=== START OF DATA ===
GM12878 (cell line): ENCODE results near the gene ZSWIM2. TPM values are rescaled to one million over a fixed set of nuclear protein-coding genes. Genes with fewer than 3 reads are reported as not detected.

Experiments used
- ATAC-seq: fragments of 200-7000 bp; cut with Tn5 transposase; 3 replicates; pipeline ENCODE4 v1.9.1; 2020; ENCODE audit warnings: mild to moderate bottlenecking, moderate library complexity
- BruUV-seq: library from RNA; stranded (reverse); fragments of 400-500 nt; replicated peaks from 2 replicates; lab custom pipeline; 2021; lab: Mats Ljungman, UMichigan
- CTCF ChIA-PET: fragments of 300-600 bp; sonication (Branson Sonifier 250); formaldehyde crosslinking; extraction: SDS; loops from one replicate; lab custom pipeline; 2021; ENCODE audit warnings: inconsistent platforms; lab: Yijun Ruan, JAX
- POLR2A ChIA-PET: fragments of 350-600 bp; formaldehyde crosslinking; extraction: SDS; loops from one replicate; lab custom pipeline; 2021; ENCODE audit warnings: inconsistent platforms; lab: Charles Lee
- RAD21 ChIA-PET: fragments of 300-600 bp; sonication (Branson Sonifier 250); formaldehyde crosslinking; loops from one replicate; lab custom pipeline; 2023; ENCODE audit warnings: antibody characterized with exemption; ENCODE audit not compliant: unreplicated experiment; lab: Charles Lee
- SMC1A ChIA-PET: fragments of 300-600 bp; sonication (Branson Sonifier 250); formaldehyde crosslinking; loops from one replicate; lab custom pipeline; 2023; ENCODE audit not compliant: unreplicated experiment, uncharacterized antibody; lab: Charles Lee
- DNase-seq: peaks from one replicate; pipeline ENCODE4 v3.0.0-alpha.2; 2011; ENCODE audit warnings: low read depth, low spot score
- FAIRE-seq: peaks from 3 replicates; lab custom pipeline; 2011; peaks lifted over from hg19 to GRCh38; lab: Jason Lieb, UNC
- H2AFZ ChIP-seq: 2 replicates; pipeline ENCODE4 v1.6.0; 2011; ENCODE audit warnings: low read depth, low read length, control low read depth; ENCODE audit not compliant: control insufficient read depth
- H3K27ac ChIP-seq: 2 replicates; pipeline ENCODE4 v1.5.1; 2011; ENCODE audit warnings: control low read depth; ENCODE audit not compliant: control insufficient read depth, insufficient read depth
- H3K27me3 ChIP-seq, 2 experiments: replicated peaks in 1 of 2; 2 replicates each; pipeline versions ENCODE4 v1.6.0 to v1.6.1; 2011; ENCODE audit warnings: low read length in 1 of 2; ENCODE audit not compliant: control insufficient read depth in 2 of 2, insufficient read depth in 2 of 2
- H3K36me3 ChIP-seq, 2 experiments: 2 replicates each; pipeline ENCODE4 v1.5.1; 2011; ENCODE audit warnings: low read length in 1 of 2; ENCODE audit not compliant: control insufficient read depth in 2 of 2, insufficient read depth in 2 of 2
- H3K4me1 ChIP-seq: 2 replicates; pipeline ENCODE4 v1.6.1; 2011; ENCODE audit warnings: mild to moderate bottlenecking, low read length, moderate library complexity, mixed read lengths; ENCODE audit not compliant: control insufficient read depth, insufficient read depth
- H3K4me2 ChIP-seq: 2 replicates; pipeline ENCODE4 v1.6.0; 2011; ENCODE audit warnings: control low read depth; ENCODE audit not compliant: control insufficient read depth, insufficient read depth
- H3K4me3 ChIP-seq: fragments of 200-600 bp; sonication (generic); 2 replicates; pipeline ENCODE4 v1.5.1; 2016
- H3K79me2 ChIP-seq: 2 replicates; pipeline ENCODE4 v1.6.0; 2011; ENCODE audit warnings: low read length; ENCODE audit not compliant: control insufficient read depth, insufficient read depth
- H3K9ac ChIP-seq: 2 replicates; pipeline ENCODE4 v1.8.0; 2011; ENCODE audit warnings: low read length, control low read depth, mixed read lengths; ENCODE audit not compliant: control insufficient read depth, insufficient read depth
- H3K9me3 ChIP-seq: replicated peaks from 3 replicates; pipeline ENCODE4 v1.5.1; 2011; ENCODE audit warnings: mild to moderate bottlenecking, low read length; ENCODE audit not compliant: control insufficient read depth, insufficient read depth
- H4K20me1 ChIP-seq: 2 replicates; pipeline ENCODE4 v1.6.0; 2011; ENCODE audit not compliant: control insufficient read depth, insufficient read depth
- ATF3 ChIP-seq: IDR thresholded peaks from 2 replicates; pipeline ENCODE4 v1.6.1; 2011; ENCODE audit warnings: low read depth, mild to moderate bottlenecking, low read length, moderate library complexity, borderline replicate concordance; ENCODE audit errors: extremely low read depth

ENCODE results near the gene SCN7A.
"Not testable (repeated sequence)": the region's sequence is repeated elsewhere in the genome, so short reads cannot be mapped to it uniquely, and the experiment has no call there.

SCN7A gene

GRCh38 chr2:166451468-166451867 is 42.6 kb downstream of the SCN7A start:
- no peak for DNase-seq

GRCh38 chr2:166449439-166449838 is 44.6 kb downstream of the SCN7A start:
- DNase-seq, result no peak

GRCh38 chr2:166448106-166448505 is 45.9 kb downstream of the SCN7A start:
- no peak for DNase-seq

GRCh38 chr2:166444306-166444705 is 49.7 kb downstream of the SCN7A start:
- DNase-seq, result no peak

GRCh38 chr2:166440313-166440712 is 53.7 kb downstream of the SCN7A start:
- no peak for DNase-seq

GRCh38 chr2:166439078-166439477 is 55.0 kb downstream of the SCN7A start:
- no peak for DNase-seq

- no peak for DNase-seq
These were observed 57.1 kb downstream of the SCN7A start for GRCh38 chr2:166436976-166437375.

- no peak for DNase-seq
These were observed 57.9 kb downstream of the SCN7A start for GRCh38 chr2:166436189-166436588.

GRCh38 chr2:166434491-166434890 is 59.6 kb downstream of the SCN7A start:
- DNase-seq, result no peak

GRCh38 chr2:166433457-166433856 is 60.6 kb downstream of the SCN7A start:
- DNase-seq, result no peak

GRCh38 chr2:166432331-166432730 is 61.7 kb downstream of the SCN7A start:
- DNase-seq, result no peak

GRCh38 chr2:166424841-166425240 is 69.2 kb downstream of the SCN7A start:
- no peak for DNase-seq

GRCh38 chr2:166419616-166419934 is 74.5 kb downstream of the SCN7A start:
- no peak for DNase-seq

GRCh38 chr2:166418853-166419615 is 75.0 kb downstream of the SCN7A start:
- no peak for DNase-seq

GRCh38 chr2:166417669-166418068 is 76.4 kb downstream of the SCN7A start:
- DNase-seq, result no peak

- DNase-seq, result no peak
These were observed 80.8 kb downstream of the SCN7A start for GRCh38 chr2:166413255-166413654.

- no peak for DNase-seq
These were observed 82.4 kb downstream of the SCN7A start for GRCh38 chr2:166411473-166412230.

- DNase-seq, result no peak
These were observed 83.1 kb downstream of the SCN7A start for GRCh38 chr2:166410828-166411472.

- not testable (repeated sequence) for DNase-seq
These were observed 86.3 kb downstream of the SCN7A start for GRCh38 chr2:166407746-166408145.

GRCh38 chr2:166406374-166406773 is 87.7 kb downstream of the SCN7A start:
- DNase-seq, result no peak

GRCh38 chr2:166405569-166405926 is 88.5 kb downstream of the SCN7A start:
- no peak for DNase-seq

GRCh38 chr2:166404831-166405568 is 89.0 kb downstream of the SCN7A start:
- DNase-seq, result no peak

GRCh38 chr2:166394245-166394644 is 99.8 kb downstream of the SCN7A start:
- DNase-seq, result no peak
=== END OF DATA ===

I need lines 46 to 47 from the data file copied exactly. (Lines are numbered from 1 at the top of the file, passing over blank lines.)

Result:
GRCh38 chr2:166432331-166432730 is 61.7 kb downstream of the SCN7A start:
- DNase-seq, result no peak